SEO & The Zero Moment of Truth
80% of success is showing up.
Fifteen years ago, the marketing messages we received were all thrust at us via TV, radio, print, PR and word of mouth.
Now, everything has changed. We no longer take the marketing messages delivered to us at face value. We take matters into our own hands and seek out information on the products we wish to purchase.
For marketers, every one of these search moments is an opportunity to help shape the decisions your customers make.
In this post, I take a look at these crucial moments of truth and how we as marketers can capitalize on them. In particular, I look at one of the newer additions to this thinking — what Google is calling the Zero Moment of Truth (ZMOT) — and how our always-on internet connections and mobile devices are driving purchase decisions as never before.
Moments Of Truth
In 1981, the then-CEO of the struggling Scandinavian Airlines suggested a change to the prevailing customer service philosophy, which became known as Moments of Truth. These moments were focused on really dealing with the emotional needs of the airline’s customers during customer service interactions.
The company could experience thousands of these moments throughout any given day, and a positive interaction could result in a favorable feeling towards the brand and continued loyalty. Customer loyalty would then lead to profits in subsequent interactions. Increased customer service focusing on emotionally charged moments led to more brand loyalty and further business. Soon, the airline was struggling no more.
Fast forward 35 years, and the only thing that has changed is everything. Customer touch points with brands have multiplied: smartphones, social media, search engines, reviews, live chat, email, phone or in person. There are now many more moments of truth, and dealing with the emotional needs of the customer is more important than ever over multiple touch points.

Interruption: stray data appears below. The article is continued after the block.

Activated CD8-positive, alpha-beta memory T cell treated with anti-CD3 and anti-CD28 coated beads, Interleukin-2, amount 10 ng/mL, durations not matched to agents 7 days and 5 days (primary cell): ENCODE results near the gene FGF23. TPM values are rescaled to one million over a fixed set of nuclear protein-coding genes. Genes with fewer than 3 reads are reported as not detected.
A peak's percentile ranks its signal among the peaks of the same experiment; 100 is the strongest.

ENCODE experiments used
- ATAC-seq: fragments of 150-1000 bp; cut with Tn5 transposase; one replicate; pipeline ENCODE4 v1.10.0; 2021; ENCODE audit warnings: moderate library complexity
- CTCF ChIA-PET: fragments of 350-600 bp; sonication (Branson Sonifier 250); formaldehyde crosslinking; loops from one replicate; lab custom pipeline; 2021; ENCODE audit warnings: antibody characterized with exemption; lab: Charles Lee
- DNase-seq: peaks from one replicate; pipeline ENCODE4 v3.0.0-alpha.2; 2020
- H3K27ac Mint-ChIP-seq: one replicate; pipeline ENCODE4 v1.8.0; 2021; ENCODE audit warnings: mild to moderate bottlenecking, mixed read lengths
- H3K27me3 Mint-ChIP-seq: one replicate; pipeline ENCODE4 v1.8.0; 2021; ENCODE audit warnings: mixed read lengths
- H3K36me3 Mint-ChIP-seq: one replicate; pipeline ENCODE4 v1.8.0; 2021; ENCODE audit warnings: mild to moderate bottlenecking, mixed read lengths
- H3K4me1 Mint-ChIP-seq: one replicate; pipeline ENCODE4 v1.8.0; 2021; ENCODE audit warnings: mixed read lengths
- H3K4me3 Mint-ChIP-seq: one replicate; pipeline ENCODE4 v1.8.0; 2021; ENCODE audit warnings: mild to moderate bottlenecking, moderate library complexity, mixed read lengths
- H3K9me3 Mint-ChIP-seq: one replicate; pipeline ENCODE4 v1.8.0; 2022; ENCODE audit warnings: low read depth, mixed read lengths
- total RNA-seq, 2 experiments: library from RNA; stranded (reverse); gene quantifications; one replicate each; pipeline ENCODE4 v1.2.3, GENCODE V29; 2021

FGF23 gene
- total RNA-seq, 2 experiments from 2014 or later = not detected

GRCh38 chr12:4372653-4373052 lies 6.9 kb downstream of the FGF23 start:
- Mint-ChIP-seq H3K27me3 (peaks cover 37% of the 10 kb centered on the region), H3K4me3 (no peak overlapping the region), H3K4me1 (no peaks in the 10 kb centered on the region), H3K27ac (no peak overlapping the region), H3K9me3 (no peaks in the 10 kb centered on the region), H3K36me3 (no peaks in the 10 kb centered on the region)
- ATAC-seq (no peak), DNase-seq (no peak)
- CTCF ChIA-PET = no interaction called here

People expect answers quickly, via multiple channels. And we — as marketers, businesses and brands — must provide the information they seek.
First Moments Of Truth
The First Moment of Truth (FMOT) is a concept proposed by Procter & Gamble in 2005. If you’re unsure what P&G is, the company owns a portfolio of brands that you will most certainly know, some of which are products that you likely buy and have in your house right now.
The FMOT relates to that moment when a potential customer experiences a product on a store shelf (physical or digital in 2016). In this micro-moment, the brand has the best possible chance of creating an unplanned or impulse purchase and converting a browser into a buyer. Impulse purchases are largely emotionally driven, so this is achieved by appealing to the customer’s senses, values and emotions at the point of sale (POS).
If you have ever wondered why the supermarket moves everything around, then you will find answers in the studies conducted into impulse or unplanned purchases. Certainly, there are indications that reducing shopper efficiency results in more time in store, more product interaction and more unplanned or impulse purchases.
In our modern marketing environment, the First Moment of Truth is not restricted to viewing products on shelves. It could also occur in a variety of instances, such as:
- A customer viewing a range of products on a store shelf or in a POS display.
- A potential diner viewing a restaurant menu in the window.
- A customer visiting the website of a potential service provider for the first time.
- A traveler looking for hotel ratings and reviews for a trip away.
- An office manager comparing prices for a printer toner.
It’s important to realize that this is not the beginning of this customer’s journey, and the first moment of truth is essentially crunch time. This is where the presales marketing and branding rubber hits the road. In most cases, a user would have been exposed to a stimulus — be that some advertising or even possibly word of mouth — that set up the FMOT.
Second Moment Of Truth
The second moment of truth is when the customer uses your product. Whether this is eating the meal that sounded so good on the menu (FMOT) or shaving with the shaving foam that promises no skin irritation.
This is where your product or service has to deliver on the promises made by your marketing. Fail at the second moment of truth, and your chances of repeat customers are slim.
Third Moment Of Truth
This is the moment of advocacy. Much like a typical sales funnel, we must go from awareness (stimulus) through to the sale, and ideally, to post-sale recommendation. This is where you transform a customer into a fan. This is where you build true brand loyalty.
In the real world, generating advocacy often requires a business process to stimulate those happy customers to review you or share positive feelings on your social media channels.
The Zero Moment Of Truth